I would come to understand the wisdom of Professor Kerem over the ensuing month. Geographically, Hadassah-Mount Scopus is located between predominantly Jewish West Jerusalem and East Jerusalem, a conglomeration of numerous Arab villages. The pediatric emergency department sees 20,000 patients per year. Fifty percent of patients in the emergency department and on the inpatient unit are Palestinian Arabs from East Jerusalem and the West Bank.
One need only to look out the window of the hospital to see how closely intertwined the populations are in the same geographical area. Because of the close proximity, the same heath care issues can impact everyone. Infectious diseases such as the measles epidemic that began in the Jewish neighborhoods of Jerusalem 2 years ago would spill into Palestinian suburbs of East Jerusalem. In such a multiethnic and multilingual population, isolationism is impractical and not beneficial to the health care needs of patients and families in this community.
To address this and other challenges, Dr. Kerem has recruited both Arab and Jewish physicians to appropriately represent the patient population. Many of the Arab residents in training remain at Hadassah after completion of their pediatric residencies as attending physicians or as attending physicians in East Jerusalem. Language barriers have been overcome with professional medical interpreters and by offering courses in medical Arabic to non-Arabic speaking staff. On the inpatient unit, there are 4 beds to each room and both Jewish and Arab families share this space together. As part of the child life program, medical clowns that speak the universal language of humor are appreciated by all families and children. To disseminate clinical information and continuing medical education, Dr. Kerem has developed forums between Israeli and Palestinian pediatricians to improve health care delivery.
During my month I would come to meet and interact with many other physicians, nurses and from diverse backgrounds and cultures. Arabs from Syria, Turkey, the Palestinian territories and Jews from Israel, Iran, South America, Sweden, Russia Australia and Canada. Together we treated hundreds of patients with diseases including pneumonia, rheumatic fever, meningitis, diabetes, bowel obstructions and a myriad of rare genetic and metabolic diseases that are prevalent in the Mideast. Children from the Gaza strip and West Bank with Cystic Fibrosis and other chronic diseases were seen regularly in the emergency department, inpatient units and outpatient centers whose health care was sponsored by and supported by non-governmental organizations.
For obvious reasons, politics were never discussed in the hospital and in fact, resolutely avoided. One's alliance didn’t seem to matter anyway. Jews took care of Arabs and Arabs took care of Jews. No one blinked an eye. It was clear to me that people here were not judged by where they came from but by their caring and respectful nature and ability to provide medical care of the highest quality for all children and families. Besides, we had more important issues to discuss.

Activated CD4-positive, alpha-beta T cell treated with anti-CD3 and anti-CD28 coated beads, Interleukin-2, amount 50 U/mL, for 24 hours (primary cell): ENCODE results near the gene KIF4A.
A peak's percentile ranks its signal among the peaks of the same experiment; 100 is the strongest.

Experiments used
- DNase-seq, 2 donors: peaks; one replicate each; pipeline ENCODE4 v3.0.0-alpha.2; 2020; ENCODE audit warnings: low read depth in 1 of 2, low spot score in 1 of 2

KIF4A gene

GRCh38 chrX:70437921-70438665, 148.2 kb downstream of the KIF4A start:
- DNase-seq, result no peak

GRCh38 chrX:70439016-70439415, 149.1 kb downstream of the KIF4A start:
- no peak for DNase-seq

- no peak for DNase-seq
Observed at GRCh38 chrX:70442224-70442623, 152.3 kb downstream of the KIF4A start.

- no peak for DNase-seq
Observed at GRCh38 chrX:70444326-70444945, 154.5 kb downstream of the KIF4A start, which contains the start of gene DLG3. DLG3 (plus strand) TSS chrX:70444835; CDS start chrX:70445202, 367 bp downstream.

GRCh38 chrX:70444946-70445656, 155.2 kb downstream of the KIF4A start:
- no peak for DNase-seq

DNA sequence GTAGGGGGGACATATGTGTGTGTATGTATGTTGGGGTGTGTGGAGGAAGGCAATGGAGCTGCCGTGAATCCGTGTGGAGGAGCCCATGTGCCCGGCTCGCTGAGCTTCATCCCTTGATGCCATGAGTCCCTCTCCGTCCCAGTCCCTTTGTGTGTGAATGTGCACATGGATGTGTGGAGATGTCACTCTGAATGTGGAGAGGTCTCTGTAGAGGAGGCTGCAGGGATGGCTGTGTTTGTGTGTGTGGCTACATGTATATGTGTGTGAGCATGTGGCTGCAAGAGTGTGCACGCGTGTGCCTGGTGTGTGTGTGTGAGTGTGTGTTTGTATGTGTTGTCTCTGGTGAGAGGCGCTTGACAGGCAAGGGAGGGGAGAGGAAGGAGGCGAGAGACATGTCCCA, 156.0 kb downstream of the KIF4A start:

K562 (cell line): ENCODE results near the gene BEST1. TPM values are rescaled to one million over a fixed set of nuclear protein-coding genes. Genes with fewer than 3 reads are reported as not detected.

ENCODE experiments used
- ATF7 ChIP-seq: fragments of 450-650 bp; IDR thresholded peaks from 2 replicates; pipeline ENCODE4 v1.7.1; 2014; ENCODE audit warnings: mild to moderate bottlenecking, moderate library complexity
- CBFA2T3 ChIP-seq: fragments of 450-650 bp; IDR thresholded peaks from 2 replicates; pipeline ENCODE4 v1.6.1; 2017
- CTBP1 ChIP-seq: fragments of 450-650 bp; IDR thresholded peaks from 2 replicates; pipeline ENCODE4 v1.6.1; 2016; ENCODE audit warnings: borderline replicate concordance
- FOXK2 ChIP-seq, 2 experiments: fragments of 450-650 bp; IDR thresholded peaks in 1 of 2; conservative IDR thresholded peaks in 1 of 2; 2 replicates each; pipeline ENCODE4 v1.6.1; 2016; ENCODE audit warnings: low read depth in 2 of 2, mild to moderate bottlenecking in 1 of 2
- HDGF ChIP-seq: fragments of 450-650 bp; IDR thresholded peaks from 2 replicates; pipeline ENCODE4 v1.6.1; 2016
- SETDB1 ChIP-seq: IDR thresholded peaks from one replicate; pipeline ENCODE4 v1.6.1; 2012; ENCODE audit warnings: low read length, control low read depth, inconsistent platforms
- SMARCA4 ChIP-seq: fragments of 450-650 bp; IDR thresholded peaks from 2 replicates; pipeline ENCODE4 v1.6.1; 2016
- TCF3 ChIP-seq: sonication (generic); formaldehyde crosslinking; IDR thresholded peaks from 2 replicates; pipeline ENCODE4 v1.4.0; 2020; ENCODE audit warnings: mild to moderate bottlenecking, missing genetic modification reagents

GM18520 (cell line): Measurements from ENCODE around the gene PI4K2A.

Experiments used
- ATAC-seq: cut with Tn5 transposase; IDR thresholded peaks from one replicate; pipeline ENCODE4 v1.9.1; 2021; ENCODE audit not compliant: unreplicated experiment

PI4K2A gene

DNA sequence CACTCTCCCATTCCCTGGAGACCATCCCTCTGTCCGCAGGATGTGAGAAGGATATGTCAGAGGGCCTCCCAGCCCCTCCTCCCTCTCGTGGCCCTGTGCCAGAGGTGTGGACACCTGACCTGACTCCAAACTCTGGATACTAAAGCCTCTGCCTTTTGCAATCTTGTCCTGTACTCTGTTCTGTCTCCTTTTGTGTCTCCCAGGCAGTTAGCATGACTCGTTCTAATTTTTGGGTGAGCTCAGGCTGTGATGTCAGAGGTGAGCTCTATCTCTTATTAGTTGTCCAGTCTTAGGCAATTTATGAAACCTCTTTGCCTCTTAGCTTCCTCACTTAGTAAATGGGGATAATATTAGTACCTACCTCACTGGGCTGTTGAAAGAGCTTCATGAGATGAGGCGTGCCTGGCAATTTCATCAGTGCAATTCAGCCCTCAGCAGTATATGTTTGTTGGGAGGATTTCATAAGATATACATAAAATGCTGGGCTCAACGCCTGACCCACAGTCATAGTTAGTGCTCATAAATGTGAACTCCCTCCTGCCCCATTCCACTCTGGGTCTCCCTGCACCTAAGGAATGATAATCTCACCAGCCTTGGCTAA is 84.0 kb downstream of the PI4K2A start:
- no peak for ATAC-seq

Our emergency department team had lunch together almost every day. Ashroff’s impending wedding (I was invited), Leah's new job, Amjad’s upcoming fellowship in pulmonary medicine and everyone’s concerns about how I was managing alone here. I was invited to and attended numerous dinners after work at medical students, residents and attending physician’s homes. I think one of the most memorable however was my invitation to Amjad and his wonderful wife Lamis (a social worker in the hospital) home in East Jerusalem (an area I never imagined visiting in my many trips to Israel).
The political realities of life here took a back seat to important matters such as who was a better cook, Lamis or her mother, should their 9-month old son have a pony tail, how much television is too much and how life would be for them in Canada or America for Amjad’s further training. The dinner and conversation was unforgettable and I did not get home until 1am.
A few days before I left I asked Dr. Kerem how best he would best describe the environment, atmosphere and department he has created at Hadassah-Mount Scopus. He leaned back, folded his hands behind his head and smiled-“it is my happy ship”. It is.
I am not sure there will ever be peace in Israel but what I witnessed each day was a peaceful coexistence between Arab and Jewish families and medical staff. All shared the common belief and goal that the health and well being of children was of paramount importance. If there ever is to be peace, it seems to me that caring for each other and each others children is a good place to start.